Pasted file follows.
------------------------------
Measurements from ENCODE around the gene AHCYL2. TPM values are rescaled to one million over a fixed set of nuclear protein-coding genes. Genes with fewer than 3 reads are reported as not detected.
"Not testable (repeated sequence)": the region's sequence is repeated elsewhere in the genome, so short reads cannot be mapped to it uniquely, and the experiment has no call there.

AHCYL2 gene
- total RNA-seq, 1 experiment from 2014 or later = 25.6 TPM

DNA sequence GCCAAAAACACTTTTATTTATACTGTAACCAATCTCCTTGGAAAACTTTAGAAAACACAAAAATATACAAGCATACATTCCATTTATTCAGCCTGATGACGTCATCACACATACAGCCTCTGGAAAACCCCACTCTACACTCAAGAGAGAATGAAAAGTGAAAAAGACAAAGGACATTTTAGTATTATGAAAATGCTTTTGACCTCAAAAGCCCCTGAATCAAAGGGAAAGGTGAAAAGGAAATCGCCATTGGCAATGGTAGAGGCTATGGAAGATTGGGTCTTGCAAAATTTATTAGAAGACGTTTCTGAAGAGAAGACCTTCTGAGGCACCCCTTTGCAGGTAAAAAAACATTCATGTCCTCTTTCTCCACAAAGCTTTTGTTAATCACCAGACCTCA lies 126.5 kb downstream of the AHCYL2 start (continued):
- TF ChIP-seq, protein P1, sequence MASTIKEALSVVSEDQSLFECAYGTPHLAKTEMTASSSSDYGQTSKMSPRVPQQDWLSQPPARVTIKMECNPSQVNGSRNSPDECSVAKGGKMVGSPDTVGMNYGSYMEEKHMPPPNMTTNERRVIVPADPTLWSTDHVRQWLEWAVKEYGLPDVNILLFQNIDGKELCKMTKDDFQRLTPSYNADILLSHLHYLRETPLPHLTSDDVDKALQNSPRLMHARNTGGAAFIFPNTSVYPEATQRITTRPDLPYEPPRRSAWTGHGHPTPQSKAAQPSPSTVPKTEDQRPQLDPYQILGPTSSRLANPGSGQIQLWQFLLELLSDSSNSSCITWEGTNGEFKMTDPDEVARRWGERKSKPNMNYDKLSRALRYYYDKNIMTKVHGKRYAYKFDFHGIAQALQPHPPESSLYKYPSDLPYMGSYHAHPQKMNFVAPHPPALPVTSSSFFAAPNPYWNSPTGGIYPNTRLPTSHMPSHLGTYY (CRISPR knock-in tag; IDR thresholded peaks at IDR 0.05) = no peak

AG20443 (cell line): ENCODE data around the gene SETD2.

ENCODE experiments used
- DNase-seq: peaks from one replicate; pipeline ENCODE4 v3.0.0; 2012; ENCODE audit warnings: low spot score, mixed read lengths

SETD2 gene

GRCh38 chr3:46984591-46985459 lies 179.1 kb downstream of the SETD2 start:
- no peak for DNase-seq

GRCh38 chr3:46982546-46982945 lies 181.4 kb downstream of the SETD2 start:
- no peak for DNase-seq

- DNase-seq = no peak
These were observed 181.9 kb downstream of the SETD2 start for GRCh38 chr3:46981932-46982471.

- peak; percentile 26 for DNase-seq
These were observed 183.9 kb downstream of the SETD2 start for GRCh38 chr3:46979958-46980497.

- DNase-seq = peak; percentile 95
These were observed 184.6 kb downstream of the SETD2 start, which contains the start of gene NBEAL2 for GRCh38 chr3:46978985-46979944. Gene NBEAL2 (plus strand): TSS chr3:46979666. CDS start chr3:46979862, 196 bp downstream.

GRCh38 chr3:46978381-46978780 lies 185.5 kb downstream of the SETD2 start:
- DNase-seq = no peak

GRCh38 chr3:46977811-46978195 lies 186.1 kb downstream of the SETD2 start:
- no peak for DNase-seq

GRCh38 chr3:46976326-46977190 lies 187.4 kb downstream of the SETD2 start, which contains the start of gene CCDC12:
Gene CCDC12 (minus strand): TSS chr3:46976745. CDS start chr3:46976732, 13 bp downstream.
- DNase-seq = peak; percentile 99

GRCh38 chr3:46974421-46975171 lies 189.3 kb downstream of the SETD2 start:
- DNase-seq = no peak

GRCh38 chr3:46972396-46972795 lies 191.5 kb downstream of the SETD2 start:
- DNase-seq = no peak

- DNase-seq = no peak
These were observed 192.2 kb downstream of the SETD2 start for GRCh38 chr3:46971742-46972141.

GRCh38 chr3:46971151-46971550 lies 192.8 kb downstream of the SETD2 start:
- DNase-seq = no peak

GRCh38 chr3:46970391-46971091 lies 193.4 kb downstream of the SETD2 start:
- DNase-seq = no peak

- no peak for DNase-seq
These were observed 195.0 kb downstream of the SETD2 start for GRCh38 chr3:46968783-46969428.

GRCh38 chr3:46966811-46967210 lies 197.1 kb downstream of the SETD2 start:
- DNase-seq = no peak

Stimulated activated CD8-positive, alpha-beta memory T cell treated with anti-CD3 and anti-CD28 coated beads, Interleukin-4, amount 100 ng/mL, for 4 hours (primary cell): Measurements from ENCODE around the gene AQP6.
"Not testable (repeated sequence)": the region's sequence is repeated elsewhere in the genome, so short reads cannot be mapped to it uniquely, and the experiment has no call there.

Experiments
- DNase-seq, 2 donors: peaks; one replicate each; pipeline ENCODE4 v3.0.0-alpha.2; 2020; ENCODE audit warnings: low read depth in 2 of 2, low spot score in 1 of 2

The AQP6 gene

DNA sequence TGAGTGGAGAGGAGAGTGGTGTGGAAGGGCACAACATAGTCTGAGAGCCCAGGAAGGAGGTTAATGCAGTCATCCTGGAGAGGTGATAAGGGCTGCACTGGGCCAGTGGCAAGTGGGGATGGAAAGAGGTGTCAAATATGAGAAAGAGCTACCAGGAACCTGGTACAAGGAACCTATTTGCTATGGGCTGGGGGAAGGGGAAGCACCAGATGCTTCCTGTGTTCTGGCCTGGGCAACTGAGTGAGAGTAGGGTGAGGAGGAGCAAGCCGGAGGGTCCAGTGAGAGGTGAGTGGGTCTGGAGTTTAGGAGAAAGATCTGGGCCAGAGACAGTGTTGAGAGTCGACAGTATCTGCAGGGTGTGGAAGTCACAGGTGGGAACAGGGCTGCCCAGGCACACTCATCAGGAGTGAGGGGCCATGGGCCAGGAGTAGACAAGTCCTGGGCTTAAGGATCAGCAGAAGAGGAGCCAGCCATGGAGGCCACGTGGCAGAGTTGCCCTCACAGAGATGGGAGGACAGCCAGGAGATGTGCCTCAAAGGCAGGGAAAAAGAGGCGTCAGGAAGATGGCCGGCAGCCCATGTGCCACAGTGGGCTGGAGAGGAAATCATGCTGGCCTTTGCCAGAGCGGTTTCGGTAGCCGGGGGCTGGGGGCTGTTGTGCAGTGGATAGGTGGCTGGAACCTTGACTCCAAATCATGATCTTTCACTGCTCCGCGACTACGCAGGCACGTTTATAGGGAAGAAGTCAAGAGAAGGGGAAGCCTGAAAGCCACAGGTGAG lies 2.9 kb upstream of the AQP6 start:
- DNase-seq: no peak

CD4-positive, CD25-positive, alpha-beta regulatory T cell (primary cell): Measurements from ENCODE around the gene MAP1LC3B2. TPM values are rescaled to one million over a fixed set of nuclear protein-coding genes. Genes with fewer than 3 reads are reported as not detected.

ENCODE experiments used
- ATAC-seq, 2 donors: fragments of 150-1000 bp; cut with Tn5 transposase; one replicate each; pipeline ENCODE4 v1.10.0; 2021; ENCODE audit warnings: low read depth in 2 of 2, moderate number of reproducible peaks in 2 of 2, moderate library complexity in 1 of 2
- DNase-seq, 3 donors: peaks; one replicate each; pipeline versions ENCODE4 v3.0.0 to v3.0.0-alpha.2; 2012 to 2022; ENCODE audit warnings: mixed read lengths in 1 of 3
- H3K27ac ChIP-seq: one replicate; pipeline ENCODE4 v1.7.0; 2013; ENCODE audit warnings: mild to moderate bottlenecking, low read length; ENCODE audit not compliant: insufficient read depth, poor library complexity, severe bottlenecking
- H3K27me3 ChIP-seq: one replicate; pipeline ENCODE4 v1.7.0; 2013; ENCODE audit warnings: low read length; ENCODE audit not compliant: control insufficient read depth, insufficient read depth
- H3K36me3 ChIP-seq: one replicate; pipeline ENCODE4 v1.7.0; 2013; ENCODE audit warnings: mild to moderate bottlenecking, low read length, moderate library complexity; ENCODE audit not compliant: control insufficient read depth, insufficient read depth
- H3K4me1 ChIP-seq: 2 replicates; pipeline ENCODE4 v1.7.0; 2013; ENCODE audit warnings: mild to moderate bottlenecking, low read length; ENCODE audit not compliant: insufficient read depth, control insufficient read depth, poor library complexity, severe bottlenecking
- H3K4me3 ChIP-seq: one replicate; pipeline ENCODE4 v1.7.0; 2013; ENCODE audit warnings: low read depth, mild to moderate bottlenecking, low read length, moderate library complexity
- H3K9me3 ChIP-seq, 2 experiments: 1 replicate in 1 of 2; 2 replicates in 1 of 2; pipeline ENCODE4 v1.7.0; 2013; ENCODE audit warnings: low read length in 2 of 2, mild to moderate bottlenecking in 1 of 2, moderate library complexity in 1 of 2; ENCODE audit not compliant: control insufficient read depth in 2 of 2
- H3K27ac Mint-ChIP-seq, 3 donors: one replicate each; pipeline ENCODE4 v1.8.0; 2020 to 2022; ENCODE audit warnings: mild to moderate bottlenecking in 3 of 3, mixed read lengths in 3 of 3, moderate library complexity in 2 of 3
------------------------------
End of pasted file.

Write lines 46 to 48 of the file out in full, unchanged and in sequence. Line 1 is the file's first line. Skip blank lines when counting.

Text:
The AQP6 gene

DNA sequence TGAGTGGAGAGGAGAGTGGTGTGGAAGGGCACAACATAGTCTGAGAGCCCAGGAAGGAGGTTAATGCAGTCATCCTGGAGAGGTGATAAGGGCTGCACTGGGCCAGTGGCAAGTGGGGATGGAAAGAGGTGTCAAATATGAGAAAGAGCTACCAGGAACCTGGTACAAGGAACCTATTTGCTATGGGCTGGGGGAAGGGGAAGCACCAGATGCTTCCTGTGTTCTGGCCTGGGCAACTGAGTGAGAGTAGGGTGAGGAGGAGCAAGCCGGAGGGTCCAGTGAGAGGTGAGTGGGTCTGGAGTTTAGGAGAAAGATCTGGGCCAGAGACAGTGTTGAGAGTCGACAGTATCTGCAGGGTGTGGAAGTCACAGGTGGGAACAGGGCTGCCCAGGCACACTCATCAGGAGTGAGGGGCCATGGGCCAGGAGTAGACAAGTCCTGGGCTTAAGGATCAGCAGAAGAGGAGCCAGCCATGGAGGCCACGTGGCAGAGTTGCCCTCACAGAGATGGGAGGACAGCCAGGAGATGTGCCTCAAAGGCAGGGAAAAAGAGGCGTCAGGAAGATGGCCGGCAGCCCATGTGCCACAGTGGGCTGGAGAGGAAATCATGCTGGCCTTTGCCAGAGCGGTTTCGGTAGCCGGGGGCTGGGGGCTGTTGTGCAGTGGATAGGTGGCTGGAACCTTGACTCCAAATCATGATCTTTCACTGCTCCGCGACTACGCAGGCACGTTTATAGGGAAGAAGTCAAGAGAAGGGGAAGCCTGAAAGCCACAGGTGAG lies 2.9 kb upstream of the AQP6 start:
- DNase-seq: no peak